8. 8. Themes and tones Themes: - Criticism of war - Battle of life and death - Life is less worth leaving for soldiers Tones: - Calm - Reflective
  9. 9. Perception and opinion In our opinion, this poem gives a raw example of what a soldier has to confront, in spite of the fact that this poem doesn't belong to war poetry. The author is just a poet writing about war and death, and manages to do it in a very real and impacting way. Moreover, the song portrays a very impactful scene of a soldier about to die and receiving orders about an eternal sleep (death), which was something soldiers usually wished, to rest from their pain and from warfare.
  10. 10. What does the poem teach? In this poem, Sir Walter Scott interprets a higher rank general giving orders to a soldier, and telling him to rest, due the fact that the war has already ended. Stanza by stanza, we can see him explaining to the soldier how he no longer has to hear the “armour’s clang” or that he can finally have a sleep that knows no breaking. The poem itself can give us a message and make readers understand the traumas soldiers undergo after the war is over. As the soldier is dead, we can see how the author expresses the impact war has on you can’t even let you “Rest In Peace”. Also, it explains how many soldiers want to die to escape the big suffering that war implies.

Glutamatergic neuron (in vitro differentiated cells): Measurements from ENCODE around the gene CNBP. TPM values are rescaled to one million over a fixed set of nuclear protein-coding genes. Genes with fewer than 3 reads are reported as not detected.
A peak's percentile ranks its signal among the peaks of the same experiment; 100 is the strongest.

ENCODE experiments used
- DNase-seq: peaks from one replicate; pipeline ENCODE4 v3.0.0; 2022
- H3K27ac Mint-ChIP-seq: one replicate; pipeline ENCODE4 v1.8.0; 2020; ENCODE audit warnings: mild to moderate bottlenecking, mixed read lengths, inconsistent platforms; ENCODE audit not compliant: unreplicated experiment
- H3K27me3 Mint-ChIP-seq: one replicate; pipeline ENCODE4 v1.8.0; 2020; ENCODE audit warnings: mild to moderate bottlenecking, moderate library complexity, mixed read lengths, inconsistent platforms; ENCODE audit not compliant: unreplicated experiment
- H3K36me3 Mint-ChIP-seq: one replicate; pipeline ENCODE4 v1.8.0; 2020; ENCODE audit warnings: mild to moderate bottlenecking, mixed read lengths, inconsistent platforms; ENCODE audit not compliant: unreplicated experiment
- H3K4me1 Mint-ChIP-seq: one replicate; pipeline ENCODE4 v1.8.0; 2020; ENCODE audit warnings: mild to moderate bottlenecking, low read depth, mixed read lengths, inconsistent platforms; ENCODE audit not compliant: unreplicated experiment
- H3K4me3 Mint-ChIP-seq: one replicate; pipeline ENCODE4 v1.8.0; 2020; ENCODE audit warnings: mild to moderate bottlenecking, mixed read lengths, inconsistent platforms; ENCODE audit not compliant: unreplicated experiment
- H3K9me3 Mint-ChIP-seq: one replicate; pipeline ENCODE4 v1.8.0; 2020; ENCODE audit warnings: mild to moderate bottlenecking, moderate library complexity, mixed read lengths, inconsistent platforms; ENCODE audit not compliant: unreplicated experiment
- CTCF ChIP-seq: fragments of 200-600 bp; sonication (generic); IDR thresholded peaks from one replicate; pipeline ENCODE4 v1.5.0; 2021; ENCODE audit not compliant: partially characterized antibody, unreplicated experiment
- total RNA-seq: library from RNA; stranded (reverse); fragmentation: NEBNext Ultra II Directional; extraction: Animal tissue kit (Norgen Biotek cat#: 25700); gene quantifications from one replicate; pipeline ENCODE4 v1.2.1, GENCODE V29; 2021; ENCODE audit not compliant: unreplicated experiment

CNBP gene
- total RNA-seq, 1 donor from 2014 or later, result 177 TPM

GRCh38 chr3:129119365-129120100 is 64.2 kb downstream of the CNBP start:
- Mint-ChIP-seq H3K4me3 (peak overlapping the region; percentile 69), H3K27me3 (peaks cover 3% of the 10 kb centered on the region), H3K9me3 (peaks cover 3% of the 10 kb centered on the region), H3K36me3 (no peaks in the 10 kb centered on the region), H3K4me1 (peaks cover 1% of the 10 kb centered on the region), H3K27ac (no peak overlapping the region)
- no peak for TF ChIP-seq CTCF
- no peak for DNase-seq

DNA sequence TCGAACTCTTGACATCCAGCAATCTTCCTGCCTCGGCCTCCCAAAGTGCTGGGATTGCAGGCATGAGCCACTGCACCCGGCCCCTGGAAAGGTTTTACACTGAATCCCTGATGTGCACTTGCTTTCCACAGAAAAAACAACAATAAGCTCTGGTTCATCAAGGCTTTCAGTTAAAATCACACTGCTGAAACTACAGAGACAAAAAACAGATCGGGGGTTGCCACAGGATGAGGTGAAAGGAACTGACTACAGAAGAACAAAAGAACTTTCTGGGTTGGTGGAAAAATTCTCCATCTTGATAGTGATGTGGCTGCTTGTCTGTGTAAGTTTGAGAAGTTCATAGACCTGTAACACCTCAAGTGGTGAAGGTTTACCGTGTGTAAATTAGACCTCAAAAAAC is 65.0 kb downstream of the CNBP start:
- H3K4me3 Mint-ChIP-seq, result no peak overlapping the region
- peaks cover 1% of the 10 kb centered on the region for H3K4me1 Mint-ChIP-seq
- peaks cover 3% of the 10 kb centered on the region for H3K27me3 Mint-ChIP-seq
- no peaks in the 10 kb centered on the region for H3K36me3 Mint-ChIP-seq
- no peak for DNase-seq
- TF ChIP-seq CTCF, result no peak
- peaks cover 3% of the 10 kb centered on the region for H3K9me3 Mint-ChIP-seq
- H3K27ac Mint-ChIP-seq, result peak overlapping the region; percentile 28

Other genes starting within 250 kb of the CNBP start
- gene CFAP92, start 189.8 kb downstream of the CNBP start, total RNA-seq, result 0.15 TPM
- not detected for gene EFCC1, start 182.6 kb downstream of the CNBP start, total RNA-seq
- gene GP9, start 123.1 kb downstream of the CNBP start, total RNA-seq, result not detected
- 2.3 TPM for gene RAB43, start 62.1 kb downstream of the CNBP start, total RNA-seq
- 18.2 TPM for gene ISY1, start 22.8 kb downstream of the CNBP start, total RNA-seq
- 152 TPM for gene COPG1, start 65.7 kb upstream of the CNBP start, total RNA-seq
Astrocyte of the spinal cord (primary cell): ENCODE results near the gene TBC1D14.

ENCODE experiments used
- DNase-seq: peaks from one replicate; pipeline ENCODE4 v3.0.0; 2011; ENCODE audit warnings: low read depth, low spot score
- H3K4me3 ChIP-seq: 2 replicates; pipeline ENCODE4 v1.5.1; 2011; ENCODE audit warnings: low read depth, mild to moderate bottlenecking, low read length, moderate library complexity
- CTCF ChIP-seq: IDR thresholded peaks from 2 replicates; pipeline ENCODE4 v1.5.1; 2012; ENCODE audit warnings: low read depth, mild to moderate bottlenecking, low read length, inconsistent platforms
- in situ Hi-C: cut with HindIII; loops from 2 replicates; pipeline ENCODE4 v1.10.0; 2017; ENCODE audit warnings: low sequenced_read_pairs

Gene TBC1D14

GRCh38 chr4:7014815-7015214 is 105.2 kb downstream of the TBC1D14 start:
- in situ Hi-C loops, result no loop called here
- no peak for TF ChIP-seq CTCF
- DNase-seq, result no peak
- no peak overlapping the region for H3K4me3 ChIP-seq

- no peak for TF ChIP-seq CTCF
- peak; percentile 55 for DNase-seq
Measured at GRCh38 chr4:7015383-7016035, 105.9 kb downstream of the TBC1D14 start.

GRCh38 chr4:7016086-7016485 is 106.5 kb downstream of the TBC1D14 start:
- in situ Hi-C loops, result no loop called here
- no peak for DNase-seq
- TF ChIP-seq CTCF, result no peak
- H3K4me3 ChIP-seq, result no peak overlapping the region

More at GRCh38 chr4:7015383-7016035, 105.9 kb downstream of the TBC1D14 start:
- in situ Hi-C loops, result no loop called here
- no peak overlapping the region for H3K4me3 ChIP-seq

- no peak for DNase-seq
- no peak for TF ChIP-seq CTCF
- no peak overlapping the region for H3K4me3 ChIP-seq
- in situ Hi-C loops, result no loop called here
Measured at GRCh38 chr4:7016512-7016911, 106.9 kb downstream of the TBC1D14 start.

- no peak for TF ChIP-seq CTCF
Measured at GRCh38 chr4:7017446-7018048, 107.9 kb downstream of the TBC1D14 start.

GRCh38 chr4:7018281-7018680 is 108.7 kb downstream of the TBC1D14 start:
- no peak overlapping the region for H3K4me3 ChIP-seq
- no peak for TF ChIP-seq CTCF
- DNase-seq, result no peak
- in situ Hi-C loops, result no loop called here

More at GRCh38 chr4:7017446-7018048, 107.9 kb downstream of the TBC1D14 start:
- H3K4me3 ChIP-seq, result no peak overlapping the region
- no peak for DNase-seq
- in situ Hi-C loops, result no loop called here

11. 11. Connections to real life was the main connection to real life about this poem, is the fact that wars happen, and we, in real life, had to live wars. - In wars there are usually wounded soldiers who end up dying for their country. in the poem you can notice how a war soldier is dying slowly and explains how he feels. this is likely to represent how most of the soldiers felt as they died - Walter scott wrote his poems on the war and how he represents death as a human being, because of the weakening while dying. - Finally, the tone of the author gave this atmosphere him talking to himself and reflecting on life that is a characteristic that occurs just before death.
  12. 12. THE END